Potato & Cheese Stuffed Poblanos


Potato & Cheese Stuffed Poblanos -oh yum!  It’s been an unusual growing season here in central Ohio. By this time in the season I’m usually roasting Poblano Peppers to freeze and searching for yet another recipe to add to my growing collection. This year I’ve waited and watched my plants develop a few peppers and have just finally  harvested enough of my favorite peppers to make one dish. Now the dilemma, which one will it be?? In the end it’s determined by another favorite vegetables  – the potato and of course the potatoes will come from my CSA bag.

My earlier post on Crema de Chile Poblano taught you how to roast peppers on a gas range.  Today I’m taking the speed approach and using our gas grill.  It has an additional time-saving element because it’s a task that my husband is great at.  So,  while I do the rest of the prep, he’s out on the deck roasting my precious peppers.

The recipe originates from a February 2011 Cuisine magazine article on Meatless and Delicious and that it certainly is.  In the article the stuffed peppers are paired with a Black Bean Sauté which is also delicious but for tonight’s meal I’m pairing them with some simply grilled boneless, skinless chicken thighs and fresh off the vine cherry and grape tomatoes.  Our dog looks sooo sad because he knows that although he can enjoy the aromas, he won’t be getting a bite!

So finally I get to pick some peppers!  Certainly not a peck but enough for dinner.


The jalapeno comes from my “garden” as well.


The peppers go on the grill while I take care of the remaining tasks-so sad that there are so few of them.  Usually the grill is filled.


I’m using a combo of “red” skinned (Blue Gold from Wayward Seed Farms)  and white potatoes (Kennebec from Dangling Carrot Farms),  but in this recipe most any type of potato will work.  But,  remember the better quality the ingredients, the better the dish. So if at all possible look for some high quality potatoes at your local farmers market.  

 When I’m making mashed potatoes, I usually want a russet like variety, but in this recipe they will be more of a smash, so even potatoes that are of the waxy variety will be fine.  It’s a dice for  the potatoes and a slice for the onion. 


Into a pot of salted water they go.  Always start potatoes in cold water so the will cook evenly.


The charred peppers go into a bowl and get covered with plastic wrap to steam.  This loosens the skins, making them easy to peel.


While the peppers are steaming, slice the scallions and grate the cheese.  Check out those beautiful purple scallions from Clay Hill Farms.   Use both the white/purple part and the green stems.   I forgot the shot for mincing the jalapeno, but you should be doing this now as well.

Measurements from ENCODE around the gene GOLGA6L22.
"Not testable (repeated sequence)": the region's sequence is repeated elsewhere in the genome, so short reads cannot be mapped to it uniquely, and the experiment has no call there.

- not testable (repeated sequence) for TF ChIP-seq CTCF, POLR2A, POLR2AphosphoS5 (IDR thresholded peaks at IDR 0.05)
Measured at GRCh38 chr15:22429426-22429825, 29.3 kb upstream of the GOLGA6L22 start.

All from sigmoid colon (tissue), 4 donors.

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When the potatoes are tender, drain and return to the pot over high heat just for 30 seconds or so to evaporate the excess moisture.

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The peppers should be cool enough to handle after 10 minutes.  So pull the blackened skin off (remember not to rinse the peppers, you want all of that lovely roasted flavor to remain), cut a slit on one side and remove the seeds and tough veins and set aside.  


Add approximately 3/4 of the shredded cheese, the scallions, jalapeno, cream cheese, sour cream, garlic powder and cumin and mash/smash.  I like mine on the chunky side but if you like smooth just keep on mashing until you get the texture you like. Taste and season with salt and pepper and lime juice if you like.  If you salted the potato water well you shouldn’t need any additional salt. 

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Generously fill the peppers and place them on a parchment or foil lined baking sheet.  Top each one with some additional shredded cheese. 


Bake for 20 minutes or so until the the cheese is melted and golden brown.


Because a couple of my peppers were pretty small I had some leftover potato ( ya hoo-a start for tomorrow nights dinner).  So I oiled a small baking dish, filled it with the potatoes, topped it with some cheese, covered it with plastic wrap and into the refrigerator it went.  An alternative would be to make little mounds of potato on the sheet pan with the potatoes, top with cheese and bake.

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If you’re having a meatless day, a side of Black Beans (there’s a very nice recipe for Black Bean Sauté that accompanied the original recipe in Cuisine) is all you need for the center of the plate.  Tonight I’m pairing mine with a grilled boneless, skinless chicken thigh and a handful of cherry (Sun Gold) and grape tomatoes from my CSA and garden.  And of course a glass of wine!  The flavors here are bold enough for a light red.  The contrast of the warm, earthy stuffed peppers and the bright fresh flavors of the cherry tomatoes (no need for any embellishment on them) makes for a fine late summer meal.

Buen apitito!




Potato & Cheese Stuffed Poblanos

by: M.B. Einerson

Adapted from Cuisine- Potato-Stuffed Poblanos with Monterey Jack Cheese February 2011 

Servings: 4 (plus some potential leftover potatoes for another meal)

  • 4 large poblano chiles
  • 24 oz. potatoes, cubed, about 2 cups
  • 1 cup sliced onion
  • 1 ½ cups shredded Cheddar or Monterey Jack or Pepper Jack cheese, divided